Igor Netto (left) and Lev Yashin in 1961
|Full name||Igor Aleksandrovich Netto|
|Date of birth||9 January 1930|
|Place of birth||Moscow, Soviet Union|
|Date of death||30 March 1999 69)(aged|
|Place of death||Moscow, Russia|
|1949–1966||FC Spartak Moscow||368||(36)|
|1968||FC Shinnik Yaroslavl|
|1973–1975||FC Spartak Moscow (Assistant)|
|1975||FC Spartak Moscow|
|* Senior club appearances and goals counted for the domestic league only|
Igor Aleksandrovich Netto (Russian : Игорь Александрович Нетто; 9 January 1930 – 30 March 1999) was a Soviet footballer, considered one of the greatest Soviet players ever. He started out playing on the left of defense but, due to his offensive mentality, dribbling and technical abilities turned into a dynamic central midfielder. His versatility and footballing intelligence allowed him to play a number of positions across defense and midfield.
Besides football, Netto played 22 games in the 1948–49 and 1950–51 seasons as an ice hockey forward for Spartak.He quit because of the high level of traumatize intrinsic to hockey.
During his club career he played for FC Spartak Moscow from 1949 until 1966, scoring 37 goals in 367 league games, winning five Soviet championships and three cups.
He was the captain of the USSR national football team from 1952 to 1965. He led the country to the gold medal in the 1956 Summer Olympics,and victory at the first ever European Championship in 1960. He missed all but one match in the 1958 FIFA World Cup due to injury, and also played all four matches in the 1962 FIFA World Cup when the Soviet Union reached the quarterfinals. In total he collected 54 international caps and four goals.
Netto was a person of exceptional honesty, which was revealed most remarkably during the 1962 FIFA World Cup match against Uruguay. At a 1–1 score, Igor Chislenko managed to strike through the net, and the resulting goal was mistakenly counted by the referee who has not seen the ball trajectory. Hearing protests from the Uruguayan keeper, Netto confirmed with Chislenko that the ball went through the net, and convinced the referee to discount the goal. Netto's team won that match anyway.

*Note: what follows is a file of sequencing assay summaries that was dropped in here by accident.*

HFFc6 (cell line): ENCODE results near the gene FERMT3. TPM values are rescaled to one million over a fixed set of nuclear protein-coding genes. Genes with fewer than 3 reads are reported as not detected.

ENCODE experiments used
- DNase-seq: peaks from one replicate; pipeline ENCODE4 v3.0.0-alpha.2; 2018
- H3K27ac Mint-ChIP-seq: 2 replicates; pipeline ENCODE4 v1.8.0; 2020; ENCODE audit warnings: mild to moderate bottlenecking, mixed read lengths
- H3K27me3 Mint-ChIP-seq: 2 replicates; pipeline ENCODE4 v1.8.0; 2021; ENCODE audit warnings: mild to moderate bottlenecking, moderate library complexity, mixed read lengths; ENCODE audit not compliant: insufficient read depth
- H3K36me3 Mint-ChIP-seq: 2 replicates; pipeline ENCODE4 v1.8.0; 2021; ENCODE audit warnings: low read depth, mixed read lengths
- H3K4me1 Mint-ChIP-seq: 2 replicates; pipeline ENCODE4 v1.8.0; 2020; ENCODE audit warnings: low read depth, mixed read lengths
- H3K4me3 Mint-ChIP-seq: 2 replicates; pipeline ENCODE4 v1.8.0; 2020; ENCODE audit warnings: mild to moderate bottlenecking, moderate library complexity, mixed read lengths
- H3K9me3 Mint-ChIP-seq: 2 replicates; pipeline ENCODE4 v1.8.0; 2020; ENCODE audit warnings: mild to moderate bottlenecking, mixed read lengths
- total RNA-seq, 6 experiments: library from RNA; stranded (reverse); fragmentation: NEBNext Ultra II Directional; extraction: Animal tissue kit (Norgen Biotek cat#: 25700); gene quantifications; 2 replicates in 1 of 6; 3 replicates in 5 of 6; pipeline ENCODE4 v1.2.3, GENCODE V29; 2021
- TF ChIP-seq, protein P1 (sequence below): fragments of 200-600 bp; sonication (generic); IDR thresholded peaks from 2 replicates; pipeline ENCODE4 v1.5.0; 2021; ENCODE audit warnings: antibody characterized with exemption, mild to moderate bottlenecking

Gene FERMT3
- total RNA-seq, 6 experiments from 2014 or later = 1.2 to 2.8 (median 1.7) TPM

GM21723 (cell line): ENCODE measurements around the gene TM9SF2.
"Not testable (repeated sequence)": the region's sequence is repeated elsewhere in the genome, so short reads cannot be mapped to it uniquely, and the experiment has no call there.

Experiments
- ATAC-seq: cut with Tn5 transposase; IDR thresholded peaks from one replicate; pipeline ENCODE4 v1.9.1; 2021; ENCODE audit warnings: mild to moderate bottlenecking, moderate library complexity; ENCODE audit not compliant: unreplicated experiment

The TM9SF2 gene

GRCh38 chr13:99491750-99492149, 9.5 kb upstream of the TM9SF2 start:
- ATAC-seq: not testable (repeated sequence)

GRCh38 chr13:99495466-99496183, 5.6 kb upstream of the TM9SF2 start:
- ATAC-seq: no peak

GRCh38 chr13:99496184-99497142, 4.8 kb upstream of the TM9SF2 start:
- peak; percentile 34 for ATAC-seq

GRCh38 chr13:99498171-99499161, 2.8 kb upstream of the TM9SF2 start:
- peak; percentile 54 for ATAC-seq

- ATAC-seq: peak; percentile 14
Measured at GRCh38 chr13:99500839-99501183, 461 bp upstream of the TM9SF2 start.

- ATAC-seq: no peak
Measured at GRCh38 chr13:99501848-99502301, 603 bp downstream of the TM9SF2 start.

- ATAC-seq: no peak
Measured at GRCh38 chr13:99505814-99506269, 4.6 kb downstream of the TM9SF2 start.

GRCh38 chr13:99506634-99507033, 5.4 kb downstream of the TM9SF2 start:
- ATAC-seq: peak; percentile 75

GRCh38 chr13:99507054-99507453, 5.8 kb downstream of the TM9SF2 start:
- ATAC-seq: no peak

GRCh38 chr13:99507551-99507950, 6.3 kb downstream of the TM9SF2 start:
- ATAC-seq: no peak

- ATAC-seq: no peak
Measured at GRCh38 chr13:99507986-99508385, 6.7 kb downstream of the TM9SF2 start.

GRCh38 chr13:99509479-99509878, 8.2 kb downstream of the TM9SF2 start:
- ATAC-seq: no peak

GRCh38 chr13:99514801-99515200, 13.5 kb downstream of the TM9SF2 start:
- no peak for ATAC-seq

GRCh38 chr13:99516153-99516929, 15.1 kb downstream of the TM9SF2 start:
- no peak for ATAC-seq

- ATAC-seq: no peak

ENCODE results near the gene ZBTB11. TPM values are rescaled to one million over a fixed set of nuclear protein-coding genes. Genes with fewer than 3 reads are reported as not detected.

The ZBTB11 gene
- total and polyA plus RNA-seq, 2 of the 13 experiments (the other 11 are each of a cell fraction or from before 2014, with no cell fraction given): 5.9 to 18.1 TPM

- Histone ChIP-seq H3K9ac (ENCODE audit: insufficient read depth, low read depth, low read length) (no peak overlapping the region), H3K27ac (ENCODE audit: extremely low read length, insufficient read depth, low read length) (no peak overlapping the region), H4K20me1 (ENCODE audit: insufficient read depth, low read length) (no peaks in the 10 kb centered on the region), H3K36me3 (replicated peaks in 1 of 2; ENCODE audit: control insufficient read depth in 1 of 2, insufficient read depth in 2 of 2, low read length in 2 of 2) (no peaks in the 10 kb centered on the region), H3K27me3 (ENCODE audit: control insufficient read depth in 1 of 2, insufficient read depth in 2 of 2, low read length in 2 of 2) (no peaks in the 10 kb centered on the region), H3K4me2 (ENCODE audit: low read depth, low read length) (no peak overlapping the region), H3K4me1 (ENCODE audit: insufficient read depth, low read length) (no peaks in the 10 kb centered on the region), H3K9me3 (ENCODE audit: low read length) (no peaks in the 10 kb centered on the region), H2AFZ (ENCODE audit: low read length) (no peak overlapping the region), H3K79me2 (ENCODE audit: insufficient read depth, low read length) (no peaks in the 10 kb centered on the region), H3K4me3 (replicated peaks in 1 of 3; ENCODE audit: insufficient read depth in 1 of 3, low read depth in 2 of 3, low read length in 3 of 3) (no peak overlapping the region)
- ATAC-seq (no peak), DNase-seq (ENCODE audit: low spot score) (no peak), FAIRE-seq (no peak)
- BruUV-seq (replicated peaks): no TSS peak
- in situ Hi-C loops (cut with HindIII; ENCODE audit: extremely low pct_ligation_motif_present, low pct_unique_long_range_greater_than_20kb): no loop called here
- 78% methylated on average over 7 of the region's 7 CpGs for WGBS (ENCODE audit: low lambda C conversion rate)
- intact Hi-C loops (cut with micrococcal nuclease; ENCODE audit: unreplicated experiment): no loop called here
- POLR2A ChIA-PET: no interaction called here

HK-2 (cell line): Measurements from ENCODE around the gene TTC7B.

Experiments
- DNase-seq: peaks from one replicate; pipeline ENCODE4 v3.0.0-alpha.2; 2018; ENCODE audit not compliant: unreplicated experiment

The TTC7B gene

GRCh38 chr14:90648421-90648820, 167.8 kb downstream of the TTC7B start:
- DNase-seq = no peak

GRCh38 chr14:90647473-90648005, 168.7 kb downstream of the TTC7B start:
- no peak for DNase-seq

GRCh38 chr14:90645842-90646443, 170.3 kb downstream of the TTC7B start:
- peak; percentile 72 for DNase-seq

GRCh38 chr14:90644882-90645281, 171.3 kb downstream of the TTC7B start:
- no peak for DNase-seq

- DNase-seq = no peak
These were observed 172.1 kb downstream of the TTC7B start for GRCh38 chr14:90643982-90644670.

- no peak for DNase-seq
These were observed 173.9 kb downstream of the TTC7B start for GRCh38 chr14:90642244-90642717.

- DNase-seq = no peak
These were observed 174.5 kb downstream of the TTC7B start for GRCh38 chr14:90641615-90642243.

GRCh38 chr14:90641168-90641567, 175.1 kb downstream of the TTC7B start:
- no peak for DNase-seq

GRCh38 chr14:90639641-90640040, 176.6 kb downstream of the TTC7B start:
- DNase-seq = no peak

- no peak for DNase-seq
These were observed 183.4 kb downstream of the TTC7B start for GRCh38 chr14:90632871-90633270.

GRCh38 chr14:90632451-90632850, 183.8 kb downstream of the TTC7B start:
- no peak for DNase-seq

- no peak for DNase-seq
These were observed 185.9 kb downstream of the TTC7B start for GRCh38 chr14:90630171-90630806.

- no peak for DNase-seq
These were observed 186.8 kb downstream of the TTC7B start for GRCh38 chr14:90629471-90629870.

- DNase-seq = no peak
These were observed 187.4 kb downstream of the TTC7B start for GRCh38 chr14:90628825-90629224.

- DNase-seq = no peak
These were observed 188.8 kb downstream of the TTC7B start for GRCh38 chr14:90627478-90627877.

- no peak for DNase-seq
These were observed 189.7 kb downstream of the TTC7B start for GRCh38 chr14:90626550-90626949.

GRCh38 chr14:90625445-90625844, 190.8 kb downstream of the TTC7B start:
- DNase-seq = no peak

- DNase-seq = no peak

After retiring in 1966 he had a long, though unsuccessful career as a coach, training AC Omonia, FC Shinnik Yaroslavl, Iran, Panionios and Neftchi Baku. Netto was awarded the Order of Lenin in 1957. The stadium of Spartak Moscow reserves team is named after him.
Igor Netto was born to Estonian parents in Moscow. His father Aleksander Netto (1885–1956) was originally a carpenter from Valga, Governorate of Livonia, and mother Juuli (née Tamm) (1894–1977) from Vaimastvere, Tartu County. Aleksander left Livonia for Soviet Russia with Red Latvian Riflemen in 1918. Aleksander was a fervent Communist, who even acted as a Bolshevik Councilman in Moscow.During the 1930's and Stalin's Great Purge, the family didn't dare to speak Estonian and Igor learned only Russian. Igor's brother Lev Netto (1925–2017), who spoke Estonian and was named after Lev Trotsky, was a Soviet prisoner for 8 years in Norilsk Gulag. as was also Aleksander's brother Sergei. The first recorded Netto in Estonia is Ans Netto (1776–1838), who was born in Koikküla. According to the family tradition the forefather was an Italian gardener, who a Baltic German lord of the manor brought to Estonia (then part of Russian Empire) in the 18th century, hence the Italian surname.
He was known as goose for his hissing voice, as well as goose-like walk and head shape. On 9 January 1960 he married Olga Yakovleva, an actress. They divorced around 1987 when Netto was suffering from Alzheimer's disease.
|1.||16 September 1955||Dynamo Stadium, Moscow, Soviet Union||India||11–1||Win||Friendly|
|2.||2 December 1956||Olympic Park Stadium, Melbourne, Australia||Indonesia||4–0||Win||1956 Summer Olympics|
|3.||27 July 1957||Dynamo Stadium, Moscow, Soviet Union||Finland||2–1||Win||1958 World Cup qual.|
|4.||15 August 1957||Olympic Stadium, Helsinki, Finland||Finland||0–10||Win||1958 World Cup qual.|
|Correct as of 7 March 2016|
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